I met Hannah in 10th grade hebrew class, and part of me wants to say band, but I’m not sure if my memory is serving me well today. Hannah has always been unbelievably talented not just with words, but with shapes, with drawings, with art. She exudes warmth, and softness and it’s graceful. Thank you for making those moments with Rami fulfilled and full of energy. Thank your for grace, kindness, and vulnerability. Hannah, thank you for sharing.
I’ve started this series because through my own self acceptance search/journey I’ve realized that we, as humans, all have problems with our skin suit no matter what it looks like. The point of this series is to confront our flaws AND to highlight our excellence. I hope one day we’ll all be able to wake up and that voice in our mind which lists all our faults on repeat will be much quieter if not silent. The mirror will be less scary. We’ll smile as we pass our gorgeous selves. We’ll have a bounce in our steps. One day we’ll love our bodies exactly as they are right now. We might have bad days . We might have bad weeks. Yet once we unlock that key, that key of self love we’ll know we can get back to a sanctuary within our bodies. Our bodies and our selves are waiting for that love, waiting for that permission to just be. As I said to Hannah (and as I say to all my future spotlights), be gentle with yourself, you are meeting parts of yourself that you have been at war with.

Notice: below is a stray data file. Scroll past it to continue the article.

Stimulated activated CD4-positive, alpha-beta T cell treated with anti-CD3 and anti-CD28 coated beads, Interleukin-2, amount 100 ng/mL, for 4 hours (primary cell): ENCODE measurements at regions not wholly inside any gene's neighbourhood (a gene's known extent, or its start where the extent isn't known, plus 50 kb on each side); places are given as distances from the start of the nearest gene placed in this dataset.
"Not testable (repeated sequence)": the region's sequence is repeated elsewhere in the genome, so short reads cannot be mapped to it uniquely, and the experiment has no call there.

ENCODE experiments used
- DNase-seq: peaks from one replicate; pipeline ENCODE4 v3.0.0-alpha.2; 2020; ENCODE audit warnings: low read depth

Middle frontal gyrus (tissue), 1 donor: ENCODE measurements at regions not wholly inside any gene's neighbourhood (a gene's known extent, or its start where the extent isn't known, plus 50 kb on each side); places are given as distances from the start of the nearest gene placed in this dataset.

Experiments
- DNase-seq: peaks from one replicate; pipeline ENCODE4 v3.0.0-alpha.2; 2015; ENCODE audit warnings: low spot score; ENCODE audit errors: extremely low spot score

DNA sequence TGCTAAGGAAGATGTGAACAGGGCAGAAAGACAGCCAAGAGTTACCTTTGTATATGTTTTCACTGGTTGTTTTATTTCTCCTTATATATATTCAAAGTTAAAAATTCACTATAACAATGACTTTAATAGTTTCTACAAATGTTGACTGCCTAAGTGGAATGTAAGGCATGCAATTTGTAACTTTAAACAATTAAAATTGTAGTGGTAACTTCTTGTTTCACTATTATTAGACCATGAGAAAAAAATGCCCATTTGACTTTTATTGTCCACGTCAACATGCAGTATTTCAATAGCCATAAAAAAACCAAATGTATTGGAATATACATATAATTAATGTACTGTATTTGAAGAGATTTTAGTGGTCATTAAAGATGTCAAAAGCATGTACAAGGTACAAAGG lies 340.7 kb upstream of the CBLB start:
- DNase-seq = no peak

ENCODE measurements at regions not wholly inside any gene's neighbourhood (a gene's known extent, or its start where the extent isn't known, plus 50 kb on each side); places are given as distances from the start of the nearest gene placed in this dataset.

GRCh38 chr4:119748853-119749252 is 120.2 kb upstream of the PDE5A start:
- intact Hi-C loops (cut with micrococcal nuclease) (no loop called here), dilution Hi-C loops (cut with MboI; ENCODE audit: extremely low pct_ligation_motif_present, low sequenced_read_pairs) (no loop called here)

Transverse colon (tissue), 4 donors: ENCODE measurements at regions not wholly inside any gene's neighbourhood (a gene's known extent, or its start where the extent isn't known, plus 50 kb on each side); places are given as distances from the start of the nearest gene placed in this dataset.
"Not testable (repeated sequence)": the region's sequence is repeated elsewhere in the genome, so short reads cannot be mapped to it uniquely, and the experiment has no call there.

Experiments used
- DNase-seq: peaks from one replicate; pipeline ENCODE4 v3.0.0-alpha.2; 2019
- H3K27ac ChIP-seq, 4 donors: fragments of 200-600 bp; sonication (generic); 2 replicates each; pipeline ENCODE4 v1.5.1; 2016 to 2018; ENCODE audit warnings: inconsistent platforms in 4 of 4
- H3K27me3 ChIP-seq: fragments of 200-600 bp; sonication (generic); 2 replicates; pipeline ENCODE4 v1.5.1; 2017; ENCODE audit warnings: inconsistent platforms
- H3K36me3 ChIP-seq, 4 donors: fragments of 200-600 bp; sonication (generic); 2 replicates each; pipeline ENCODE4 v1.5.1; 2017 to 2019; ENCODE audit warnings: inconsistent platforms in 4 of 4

1. What makes you feel beautiful?
A mean cat eye.
2. What makes you feel powerful?
3. What would you tell your past self about beauty and bodies?
There’s no shame in getting dolled up. I was raised kind of demonizing cosmetic pursuits but I now realize there’s power in how we present ourselves. Also, there’s no wrong way to have a body.
4. How does your skin color make you feel?
I have an ambivalent relationship with my skin. I inherited my grandmother’s Thai complexion watered down with an Eastern European genetic smorgasbord. I love how I get tan very easily and naturally in the summer but I hate how sickly my “olive” tones get in the winter. It also puts me in this weird phenomenon where I have some very real white privilege and guilt while still being coded as “ethnic.”
5. How have you struggled with your body?
6. Complete this sentence… “In my body is a safe place to be because….”
…In my body is a safe place to be because everything in it is designed to keep me alive.
From Hannah, with love.